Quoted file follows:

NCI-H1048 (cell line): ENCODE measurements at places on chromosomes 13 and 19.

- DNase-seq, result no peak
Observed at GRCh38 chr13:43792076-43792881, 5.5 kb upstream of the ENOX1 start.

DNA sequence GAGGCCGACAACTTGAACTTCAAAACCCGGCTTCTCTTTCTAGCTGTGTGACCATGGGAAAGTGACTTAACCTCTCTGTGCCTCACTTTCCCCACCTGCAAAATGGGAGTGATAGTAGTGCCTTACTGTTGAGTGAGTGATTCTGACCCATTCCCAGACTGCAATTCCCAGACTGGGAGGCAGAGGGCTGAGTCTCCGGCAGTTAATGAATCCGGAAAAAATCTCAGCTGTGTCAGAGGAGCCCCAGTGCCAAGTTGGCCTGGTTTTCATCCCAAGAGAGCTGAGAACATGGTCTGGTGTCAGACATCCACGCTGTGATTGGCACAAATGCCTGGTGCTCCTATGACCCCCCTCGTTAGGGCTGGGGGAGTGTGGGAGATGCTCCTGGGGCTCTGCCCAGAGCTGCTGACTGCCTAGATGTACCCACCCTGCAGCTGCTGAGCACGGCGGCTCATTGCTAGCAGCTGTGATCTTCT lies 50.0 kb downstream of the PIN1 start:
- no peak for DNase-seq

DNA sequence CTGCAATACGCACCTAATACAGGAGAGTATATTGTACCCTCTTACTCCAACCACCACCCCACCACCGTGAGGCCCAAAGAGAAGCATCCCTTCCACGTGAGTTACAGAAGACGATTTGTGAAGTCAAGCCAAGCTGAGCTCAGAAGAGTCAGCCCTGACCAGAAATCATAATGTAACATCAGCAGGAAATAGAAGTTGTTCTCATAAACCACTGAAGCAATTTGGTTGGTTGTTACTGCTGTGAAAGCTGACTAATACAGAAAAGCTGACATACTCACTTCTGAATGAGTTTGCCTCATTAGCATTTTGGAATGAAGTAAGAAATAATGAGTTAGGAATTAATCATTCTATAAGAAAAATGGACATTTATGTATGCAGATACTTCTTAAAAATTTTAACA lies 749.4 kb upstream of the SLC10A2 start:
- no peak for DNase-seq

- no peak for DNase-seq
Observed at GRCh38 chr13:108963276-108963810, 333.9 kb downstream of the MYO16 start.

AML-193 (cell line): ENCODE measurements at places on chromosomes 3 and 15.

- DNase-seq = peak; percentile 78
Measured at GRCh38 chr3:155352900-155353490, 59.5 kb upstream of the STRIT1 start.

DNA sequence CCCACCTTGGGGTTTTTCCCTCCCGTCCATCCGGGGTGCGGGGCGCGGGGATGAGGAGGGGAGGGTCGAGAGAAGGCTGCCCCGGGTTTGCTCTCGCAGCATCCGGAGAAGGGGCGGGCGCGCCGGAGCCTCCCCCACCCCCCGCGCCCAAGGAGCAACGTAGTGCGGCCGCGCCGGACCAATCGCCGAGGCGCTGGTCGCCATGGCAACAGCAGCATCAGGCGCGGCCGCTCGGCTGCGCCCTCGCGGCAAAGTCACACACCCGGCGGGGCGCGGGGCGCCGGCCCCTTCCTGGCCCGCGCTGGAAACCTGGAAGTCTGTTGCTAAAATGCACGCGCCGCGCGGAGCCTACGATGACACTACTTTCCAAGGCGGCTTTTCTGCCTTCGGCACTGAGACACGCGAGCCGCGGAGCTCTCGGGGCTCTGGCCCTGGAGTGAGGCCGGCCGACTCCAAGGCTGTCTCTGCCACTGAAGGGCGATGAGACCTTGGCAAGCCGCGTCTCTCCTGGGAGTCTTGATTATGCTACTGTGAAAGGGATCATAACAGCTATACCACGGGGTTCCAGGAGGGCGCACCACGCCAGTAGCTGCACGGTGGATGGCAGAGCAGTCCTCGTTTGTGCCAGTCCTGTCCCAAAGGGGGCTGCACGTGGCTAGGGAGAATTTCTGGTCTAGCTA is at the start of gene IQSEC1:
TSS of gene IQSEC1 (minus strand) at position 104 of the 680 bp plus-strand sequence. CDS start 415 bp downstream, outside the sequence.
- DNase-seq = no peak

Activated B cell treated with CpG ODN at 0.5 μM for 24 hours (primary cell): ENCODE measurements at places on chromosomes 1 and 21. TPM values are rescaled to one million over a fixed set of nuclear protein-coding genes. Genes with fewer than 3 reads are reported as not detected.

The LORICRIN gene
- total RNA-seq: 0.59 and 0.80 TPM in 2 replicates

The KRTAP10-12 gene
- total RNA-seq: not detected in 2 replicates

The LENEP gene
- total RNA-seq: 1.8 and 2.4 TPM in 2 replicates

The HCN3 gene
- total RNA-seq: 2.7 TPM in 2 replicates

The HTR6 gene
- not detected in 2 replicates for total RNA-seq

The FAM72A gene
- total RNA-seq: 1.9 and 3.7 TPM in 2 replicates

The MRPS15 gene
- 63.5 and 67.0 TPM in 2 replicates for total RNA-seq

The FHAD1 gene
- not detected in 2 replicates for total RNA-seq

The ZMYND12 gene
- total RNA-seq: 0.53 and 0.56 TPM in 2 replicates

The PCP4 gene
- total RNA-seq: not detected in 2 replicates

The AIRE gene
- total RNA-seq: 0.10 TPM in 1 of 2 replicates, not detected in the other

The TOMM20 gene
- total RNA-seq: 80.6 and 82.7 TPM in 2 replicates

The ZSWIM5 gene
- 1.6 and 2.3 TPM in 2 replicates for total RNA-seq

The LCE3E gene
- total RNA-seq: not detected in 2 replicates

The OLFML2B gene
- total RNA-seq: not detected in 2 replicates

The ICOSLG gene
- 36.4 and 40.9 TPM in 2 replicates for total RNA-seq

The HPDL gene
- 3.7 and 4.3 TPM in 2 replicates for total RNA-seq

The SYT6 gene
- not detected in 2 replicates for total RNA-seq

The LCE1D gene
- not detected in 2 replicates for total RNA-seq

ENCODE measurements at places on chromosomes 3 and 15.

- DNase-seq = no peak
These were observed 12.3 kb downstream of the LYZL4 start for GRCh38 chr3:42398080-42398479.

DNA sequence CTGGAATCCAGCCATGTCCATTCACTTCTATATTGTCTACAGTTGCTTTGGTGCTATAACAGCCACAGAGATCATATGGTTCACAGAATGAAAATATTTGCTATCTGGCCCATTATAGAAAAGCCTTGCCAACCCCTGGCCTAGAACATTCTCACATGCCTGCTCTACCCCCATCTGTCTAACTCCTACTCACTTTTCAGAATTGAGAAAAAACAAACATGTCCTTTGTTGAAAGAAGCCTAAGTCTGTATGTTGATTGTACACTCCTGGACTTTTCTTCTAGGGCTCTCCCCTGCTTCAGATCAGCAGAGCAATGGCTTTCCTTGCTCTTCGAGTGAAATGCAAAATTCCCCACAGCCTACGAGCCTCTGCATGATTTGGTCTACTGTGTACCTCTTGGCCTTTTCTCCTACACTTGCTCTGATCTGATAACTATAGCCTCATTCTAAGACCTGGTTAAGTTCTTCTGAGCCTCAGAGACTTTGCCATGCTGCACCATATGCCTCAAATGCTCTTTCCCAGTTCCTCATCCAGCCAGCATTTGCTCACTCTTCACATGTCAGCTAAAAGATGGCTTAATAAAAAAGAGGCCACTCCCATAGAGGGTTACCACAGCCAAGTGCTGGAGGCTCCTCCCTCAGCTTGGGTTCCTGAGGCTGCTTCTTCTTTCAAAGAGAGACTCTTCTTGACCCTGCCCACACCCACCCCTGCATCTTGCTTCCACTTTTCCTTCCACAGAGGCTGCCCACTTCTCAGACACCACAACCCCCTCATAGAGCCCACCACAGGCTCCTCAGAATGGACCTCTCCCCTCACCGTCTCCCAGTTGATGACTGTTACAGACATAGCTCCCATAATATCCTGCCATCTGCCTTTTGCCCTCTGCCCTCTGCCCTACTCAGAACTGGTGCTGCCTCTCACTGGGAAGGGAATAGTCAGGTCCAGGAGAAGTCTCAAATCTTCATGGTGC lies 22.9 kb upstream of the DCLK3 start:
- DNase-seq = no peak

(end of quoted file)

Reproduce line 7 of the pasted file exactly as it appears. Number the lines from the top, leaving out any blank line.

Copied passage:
- no peak for DNase-seq